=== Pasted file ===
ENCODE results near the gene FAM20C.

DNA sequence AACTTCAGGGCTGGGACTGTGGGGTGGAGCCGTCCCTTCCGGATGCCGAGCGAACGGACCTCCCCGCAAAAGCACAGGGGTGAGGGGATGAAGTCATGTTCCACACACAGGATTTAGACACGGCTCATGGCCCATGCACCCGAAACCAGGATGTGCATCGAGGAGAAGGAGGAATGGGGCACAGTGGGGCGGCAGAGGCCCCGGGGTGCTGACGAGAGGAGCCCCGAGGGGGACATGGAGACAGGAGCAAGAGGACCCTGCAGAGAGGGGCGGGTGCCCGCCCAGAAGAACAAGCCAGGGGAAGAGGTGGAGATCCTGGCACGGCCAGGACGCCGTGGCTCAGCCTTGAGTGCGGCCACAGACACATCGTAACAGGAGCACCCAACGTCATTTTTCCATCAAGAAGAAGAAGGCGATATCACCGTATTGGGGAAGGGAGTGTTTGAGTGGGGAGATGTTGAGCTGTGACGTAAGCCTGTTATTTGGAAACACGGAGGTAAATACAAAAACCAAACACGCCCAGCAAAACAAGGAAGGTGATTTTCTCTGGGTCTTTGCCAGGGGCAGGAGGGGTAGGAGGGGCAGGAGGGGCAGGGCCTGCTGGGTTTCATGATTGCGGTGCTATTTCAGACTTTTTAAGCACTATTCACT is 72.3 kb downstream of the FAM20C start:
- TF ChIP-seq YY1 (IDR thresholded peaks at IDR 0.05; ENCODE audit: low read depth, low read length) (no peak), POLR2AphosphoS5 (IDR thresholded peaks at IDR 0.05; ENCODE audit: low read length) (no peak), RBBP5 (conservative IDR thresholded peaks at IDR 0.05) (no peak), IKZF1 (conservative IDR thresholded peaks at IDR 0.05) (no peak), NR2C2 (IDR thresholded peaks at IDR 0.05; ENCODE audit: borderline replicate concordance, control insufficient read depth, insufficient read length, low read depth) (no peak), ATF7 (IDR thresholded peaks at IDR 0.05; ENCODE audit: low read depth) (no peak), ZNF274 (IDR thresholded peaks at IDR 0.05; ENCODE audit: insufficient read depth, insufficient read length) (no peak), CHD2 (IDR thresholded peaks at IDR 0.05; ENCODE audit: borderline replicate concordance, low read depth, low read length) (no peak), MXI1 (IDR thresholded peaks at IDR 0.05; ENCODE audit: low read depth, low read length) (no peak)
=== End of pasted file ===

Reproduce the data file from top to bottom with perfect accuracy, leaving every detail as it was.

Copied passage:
ENCODE results near the gene FAM20C.

DNA sequence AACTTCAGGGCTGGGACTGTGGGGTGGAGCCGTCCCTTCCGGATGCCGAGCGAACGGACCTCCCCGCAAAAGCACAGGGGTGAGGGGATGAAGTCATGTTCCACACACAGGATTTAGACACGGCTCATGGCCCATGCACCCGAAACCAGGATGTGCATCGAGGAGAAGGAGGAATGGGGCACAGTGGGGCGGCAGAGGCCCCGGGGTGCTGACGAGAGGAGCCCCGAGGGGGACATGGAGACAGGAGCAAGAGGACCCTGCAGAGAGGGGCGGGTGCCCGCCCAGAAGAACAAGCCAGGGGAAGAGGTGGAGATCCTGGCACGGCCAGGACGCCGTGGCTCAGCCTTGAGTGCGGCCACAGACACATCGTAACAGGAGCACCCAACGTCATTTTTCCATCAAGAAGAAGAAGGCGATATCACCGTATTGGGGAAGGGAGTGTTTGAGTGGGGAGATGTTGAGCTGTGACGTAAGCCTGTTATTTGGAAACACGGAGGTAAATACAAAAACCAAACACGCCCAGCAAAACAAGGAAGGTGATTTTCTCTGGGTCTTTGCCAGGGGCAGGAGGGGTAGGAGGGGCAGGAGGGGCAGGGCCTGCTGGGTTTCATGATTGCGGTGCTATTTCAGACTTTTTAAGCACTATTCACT is 72.3 kb downstream of the FAM20C start:
- TF ChIP-seq YY1 (IDR thresholded peaks at IDR 0.05; ENCODE audit: low read depth, low read length) (no peak), POLR2AphosphoS5 (IDR thresholded peaks at IDR 0.05; ENCODE audit: low read length) (no peak), RBBP5 (conservative IDR thresholded peaks at IDR 0.05) (no peak), IKZF1 (conservative IDR thresholded peaks at IDR 0.05) (no peak), NR2C2 (IDR thresholded peaks at IDR 0.05; ENCODE audit: borderline replicate concordance, control insufficient read depth, insufficient read length, low read depth) (no peak), ATF7 (IDR thresholded peaks at IDR 0.05; ENCODE audit: low read depth) (no peak), ZNF274 (IDR thresholded peaks at IDR 0.05; ENCODE audit: insufficient read depth, insufficient read length) (no peak), CHD2 (IDR thresholded peaks at IDR 0.05; ENCODE audit: borderline replicate concordance, low read depth, low read length) (no peak), MXI1 (IDR thresholded peaks at IDR 0.05; ENCODE audit: low read depth, low read length) (no peak)